Memorial celebration held for broker who helped expand Rockefeller Center

By C. J. Hughes | September 30, 2010 12:00PM

Clinton Willis Blume (Credit: Clinton Blume III)

Clinton Willis Blume Jr., a managing director with ABS Partners Real Estate who helped arrange the deal that allowed for the 1960s expansion of Rockefeller Center, died June 6 from a brain tumor. He was 77.

A celebration of Blume’s life is planned for today at the Union League Club, at 38 East 37th Street in Manhattan, at 5 p.m.

Blume worked as a commercial broker for his entire career, according to his family, including stints with the now-defunct Ely-Cruikshank and later, with Cushman and Wakefield.

It was while at Cushman, in 1983, that he won his first “ingenious deal” award from the Real Estate Board of New York, for working to re-open the Cloud Club on the 66th floor of the Chrysler Building as a private dining room for bankers, although the deal was ultimately scuttled, according to reports.

In 2007, while at ABS, Blume won that same award for relocating a handful of genealogical clubs from their longtime Beaux-Arts home at 122 West 58th Street to 20 West 44th Street, to make way for a synagogue.

That deal involved five law firms and four architectural firms, according to ABS’ website, and the closing took 12 hours.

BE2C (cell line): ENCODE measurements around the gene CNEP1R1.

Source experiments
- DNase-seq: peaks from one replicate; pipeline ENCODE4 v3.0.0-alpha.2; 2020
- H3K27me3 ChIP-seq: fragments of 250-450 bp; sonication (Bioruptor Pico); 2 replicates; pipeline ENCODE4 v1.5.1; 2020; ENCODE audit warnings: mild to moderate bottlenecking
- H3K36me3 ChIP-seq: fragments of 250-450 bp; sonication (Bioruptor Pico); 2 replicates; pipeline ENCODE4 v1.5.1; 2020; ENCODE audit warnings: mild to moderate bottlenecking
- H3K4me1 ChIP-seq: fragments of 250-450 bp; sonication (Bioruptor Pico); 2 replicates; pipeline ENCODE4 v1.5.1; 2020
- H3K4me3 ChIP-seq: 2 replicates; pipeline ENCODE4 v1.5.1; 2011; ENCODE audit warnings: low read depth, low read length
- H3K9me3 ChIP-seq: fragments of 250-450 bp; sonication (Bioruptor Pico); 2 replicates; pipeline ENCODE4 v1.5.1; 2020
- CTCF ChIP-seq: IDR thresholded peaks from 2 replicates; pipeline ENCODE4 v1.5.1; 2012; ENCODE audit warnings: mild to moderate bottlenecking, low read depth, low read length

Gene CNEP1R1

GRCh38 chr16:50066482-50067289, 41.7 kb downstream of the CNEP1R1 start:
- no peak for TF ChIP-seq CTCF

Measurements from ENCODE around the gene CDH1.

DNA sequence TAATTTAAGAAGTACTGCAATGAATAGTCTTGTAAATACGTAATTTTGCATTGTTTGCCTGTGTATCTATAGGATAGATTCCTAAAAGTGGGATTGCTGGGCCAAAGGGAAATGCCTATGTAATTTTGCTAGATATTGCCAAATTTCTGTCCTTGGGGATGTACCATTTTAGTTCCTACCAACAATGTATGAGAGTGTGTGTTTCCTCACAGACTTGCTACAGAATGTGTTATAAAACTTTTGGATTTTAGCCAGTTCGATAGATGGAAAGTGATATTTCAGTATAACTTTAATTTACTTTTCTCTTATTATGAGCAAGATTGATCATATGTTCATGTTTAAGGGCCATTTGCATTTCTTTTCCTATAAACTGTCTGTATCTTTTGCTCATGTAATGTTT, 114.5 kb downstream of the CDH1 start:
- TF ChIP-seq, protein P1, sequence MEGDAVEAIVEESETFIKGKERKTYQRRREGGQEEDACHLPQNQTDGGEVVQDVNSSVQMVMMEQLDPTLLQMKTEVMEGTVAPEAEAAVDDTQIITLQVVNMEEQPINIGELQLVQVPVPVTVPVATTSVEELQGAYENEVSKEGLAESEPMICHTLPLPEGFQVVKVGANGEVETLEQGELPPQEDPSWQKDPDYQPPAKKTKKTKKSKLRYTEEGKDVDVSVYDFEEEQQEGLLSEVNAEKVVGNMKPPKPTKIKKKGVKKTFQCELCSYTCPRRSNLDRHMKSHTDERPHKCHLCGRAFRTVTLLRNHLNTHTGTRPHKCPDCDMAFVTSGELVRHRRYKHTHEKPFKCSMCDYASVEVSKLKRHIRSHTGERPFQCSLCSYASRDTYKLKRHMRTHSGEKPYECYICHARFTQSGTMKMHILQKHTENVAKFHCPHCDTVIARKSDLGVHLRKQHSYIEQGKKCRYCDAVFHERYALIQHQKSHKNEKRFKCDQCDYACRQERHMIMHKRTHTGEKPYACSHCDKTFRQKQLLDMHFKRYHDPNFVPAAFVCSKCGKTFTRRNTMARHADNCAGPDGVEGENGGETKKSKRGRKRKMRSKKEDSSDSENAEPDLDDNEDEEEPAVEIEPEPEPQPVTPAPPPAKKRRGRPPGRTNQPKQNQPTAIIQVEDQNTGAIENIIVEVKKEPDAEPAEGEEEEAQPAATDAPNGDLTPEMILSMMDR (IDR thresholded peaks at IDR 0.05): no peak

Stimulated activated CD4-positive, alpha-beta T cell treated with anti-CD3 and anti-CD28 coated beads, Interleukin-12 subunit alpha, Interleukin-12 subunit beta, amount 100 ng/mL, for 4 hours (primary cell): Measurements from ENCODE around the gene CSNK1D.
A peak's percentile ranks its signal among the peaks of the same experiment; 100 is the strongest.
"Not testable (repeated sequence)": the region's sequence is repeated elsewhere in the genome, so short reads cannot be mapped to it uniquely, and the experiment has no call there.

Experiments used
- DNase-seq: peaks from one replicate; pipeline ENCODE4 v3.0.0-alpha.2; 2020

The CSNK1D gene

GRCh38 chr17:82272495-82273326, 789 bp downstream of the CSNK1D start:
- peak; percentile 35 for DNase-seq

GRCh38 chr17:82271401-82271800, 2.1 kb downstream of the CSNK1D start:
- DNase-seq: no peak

Those clubs were focused on America’s earliest settlers, which was territory that Blume — a Gramercy Park resident who was a member of the Sons of the American Revolution and the Mayflower Society — knew well, as his family stretched back many generations in the United States.

That family was also involved in New York real estate dating to the Civil War, when a Blume sold a huge parcel that included a family farm, beer gardens and hotels in Flatbush, Brooklyn, according to Blume III, Blume’s son.

In the 1920s, a Blume helped develop the town of Hewlett, N.Y., on Long Island, as well as homes in Westhampton, said the son, adding that his grandfather also helped lease the Empire State Building when it opened.

But the Blume undertaking that perhaps most visibly shaped Manhattan was the assemblage of parcels in the 1960s and 1970s that allowed Rockefeller Center to expand along the western side of Sixth Avenue. Three Blumes — Blume, his brother and Blume III — worked on that deal, which added four high-rise offices with wide plazas, including the Time & Life Building at West 50th Street.

“He was a man of great ethics and convention, and he tried to live his life that way and do business that way,” said Blume’s son, who added that none of his father’s three children will continue the business. “He’s a tough act to follow.”

And, those “ingenious” awards were well-deserved, said Jay Kreisberg, an ABS senior managing director.

“He never stopped looking at the underside of rocks to do something different, and that’s not something you find with someone in business as long as he has been,” Kreisberg said.

Blume lived in the Gramercy Park area and had a summer home in Montauk. In addition to his son, Blume is survived by his companion, Annette Hunt, as well as a daughter Alison Blume and another son, William.